We talk today about digital transformation as if it’s something new.
Murray Oles, founder of Chalex, has seen it all, taking the pre-press space from its earliest forays into the electronic age to today’s fully integrated, automated, and cloud-based infrastructure.
Today we are excited to see our software integrated into SmartFlo, the Chalex DAM-enabled BPM software designed to facilitate production workflows. The software offers enterprise clients advanced and flexible solutions to develop sophisticated workflows.
We thought it would be interesting to hear what Murray had to say on DAM, BPM, and enterprise software adoption in general.
Joey: Can you talk about how you started SmartFlo?
Murray: We first started Chalex in 2002. It was through a consulting agreement with a very large client in the labeling space that we started noticing an opportunity for a highly intuitive yet robust DAM that could help manufacturers with their labeling workflows.
At that time, collaborative DAM systems were stuck in web 1.0. We began thinking about a way to build a multi-tenant SaaS platform consisting of a workflow system served by asset management and collaboration tools. This was the birth of SmartFlo.
What’s the biggest challenge you see facing asset management today?
There are many challenges. And different tools will address them differently. Among the many areas we aim to address with SmartFlo, we aim to solve the challenge of capturing asset metadata (including collaboration information) within a workflow and maintaining it effectively in a DAM.
To elaborate on how we do this – DAM system workflows are purpose-built to capture metadata about an asset. By contrast, the SmartFlo BPM system manages production workflows by integrating DAM services with jobs and projects as they are being produced. With SmartFlo, metadata entry is captured at its origin during production.
Onboarding a new software, especially a feature-rich one that will transform your workflows, can be seen as a major risk – and investment. How can buyers mitigate the downside risks?
The 2 most important elements are to unify the team and start slow.
Start with unifying the team around a solution. You’ll not only achieve a smoother implementation, but you are more likely to address critical file management features and requirements in the exploration phase.
To that point, not only does this buy-in precipitate potential hiccups and a more comprehensive feature exploration, but it can also facilitate the prioritization of functionality. Feeding functionality where it is needed, without rushing, can limit the risks.
What would you say to a buyer or decision-maker who is stuck with a DAM or PM system that is obviously not working for them?
Techno-paralysis occurs when customers face obstacles to making straightforward decisions. This is such a challenge in procuring new software. It’s hard to find great and trustworthy information, which is often at the core of reluctance.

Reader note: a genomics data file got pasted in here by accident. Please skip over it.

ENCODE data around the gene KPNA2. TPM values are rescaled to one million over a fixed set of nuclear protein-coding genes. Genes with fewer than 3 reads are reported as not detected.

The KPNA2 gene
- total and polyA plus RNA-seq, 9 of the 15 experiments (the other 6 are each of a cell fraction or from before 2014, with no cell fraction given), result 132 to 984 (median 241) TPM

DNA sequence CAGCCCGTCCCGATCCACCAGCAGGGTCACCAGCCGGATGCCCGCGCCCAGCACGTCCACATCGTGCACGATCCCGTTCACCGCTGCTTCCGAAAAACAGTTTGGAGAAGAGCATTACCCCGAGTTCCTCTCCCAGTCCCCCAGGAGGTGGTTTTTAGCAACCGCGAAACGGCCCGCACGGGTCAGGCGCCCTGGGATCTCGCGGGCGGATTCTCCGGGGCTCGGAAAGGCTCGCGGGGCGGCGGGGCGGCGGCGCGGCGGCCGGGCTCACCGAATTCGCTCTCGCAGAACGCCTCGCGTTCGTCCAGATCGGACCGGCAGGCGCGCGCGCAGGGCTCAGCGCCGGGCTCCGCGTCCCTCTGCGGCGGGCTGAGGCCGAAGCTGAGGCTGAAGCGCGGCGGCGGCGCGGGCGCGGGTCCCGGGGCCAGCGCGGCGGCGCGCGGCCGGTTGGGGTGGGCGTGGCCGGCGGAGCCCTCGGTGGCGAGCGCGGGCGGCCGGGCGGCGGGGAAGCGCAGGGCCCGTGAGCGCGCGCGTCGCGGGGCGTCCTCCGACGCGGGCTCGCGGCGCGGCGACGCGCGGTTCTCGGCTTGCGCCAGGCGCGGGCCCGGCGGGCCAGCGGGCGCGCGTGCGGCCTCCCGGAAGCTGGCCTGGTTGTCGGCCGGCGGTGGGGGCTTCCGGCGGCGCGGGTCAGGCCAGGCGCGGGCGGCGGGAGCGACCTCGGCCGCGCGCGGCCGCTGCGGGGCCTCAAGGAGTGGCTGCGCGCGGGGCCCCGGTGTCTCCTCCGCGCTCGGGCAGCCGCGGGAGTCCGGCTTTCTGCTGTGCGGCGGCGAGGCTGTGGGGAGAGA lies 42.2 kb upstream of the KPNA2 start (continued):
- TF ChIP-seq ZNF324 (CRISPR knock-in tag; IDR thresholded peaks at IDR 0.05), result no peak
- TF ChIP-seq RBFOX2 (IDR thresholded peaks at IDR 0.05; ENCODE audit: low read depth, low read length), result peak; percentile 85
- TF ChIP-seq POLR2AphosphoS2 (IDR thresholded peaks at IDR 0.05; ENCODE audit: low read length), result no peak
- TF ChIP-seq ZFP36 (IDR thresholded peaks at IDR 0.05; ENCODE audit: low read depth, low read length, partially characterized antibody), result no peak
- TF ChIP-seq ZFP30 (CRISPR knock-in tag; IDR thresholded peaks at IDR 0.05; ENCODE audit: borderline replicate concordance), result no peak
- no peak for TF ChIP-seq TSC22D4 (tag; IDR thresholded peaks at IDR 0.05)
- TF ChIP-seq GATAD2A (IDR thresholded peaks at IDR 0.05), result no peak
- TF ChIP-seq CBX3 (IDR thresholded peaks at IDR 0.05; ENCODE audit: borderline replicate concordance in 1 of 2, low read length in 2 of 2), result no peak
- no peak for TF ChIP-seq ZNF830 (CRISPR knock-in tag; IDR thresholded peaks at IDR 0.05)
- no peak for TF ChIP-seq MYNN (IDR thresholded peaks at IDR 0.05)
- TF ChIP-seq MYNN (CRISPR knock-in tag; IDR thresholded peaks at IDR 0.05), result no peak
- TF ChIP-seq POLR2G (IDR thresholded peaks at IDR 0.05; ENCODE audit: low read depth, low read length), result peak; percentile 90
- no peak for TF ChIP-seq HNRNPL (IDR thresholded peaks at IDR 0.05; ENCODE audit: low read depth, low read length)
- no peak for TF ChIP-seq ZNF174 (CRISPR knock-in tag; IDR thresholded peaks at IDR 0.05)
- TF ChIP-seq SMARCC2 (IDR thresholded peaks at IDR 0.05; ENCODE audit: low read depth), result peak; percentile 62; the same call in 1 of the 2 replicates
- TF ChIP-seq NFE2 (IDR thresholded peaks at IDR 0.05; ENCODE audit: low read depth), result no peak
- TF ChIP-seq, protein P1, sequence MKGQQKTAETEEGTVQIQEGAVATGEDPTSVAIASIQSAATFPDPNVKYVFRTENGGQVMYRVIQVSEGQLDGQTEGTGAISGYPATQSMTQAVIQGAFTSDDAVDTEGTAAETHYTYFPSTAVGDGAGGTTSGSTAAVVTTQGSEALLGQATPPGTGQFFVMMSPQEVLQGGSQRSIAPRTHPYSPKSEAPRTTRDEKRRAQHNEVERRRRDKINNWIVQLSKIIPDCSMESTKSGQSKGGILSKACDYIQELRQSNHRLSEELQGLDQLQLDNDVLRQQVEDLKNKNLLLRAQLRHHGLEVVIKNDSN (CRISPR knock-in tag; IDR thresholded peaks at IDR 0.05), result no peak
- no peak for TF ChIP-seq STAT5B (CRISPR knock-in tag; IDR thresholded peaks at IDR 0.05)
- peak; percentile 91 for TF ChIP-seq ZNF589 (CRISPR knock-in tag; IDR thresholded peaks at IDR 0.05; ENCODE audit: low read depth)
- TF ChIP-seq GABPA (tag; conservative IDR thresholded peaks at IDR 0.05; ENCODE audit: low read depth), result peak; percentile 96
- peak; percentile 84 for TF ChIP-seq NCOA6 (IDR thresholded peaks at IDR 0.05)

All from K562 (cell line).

The adage “you get what you pay for” is no longer a given. Doing your homework is much harder with so much (often conflicting) information out there. If a customer implements a change, how long until they (might) hit a wall? It can feel far easier to play it safe and let others stick their necks out to lead change. Natural instincts make change a potential threat.
My approach in these situations is to help potential users identify the cost of staying the course and contrast it with the benefits of taking corrective action.
What are the primary areas you are fixing/addressing in the organizations that adopt your solution? What does the “before and after” look like?
The “before” tends to be full of confusion and inefficiencies. It’s often a process that works in very specific use cases but breaks down very easily. When it works, it’s slow, inefficient, and requires high resource expenditures regarding information and project management.
The “after”, users share a unified understanding of the process, with a properly structured DAM, where well-defined and actionable workflows are running in real-time.
The modern creative workflow stack has made us undeniably faster and more productive. Do you think that the technology we are using today is making creative output stronger?
No, if anything, I would say that the creative output is more average. Back in the day, the input, patience, and overall labor, along with the high cost of production, meant everything had to be approached with greater rigor.
The big difference is that today, creative is produced faster, with fewer resources, and is less costly. And no one can accurately predict the effect that generative AI will have on our output.
What has not changed since the 80s, or 90s? Why do you think that is?
The one thing that hasn’t changed is that people do business with people they know and like.
In our attention-based economy, people are more wary than ever of the over-promising that is rampant in the software space.
Where do you see DAM (or BPM) in 10 years?
I see these two technologies adsorbing one another. Workflow and digital asset management go hand in hand. Often this is a must with regulatory compliance.
Process automation and AI will further simplify user interaction with these tools, and as systems evolve, services will be increasingly more compatible.
We are excited to partner with you. A standalone SaaS being integrated into SmartFlo is truly complementary. What led you to ReviewStudio?
ReviewStudio is the best standalone online proofing tool out there. On top of that, ReviewStudio shares much of the same architecture as SmartFlo, and the user experience is quite seamless. We have maintained an integration with ReviewStudio for a long time and believe it is the best tool of its kind for the majority of users.
If you are interested in learning more about the SmartFlo + ReviewStudio integration and partnership, please reach out to us here and we’ll be happy to make an introduction.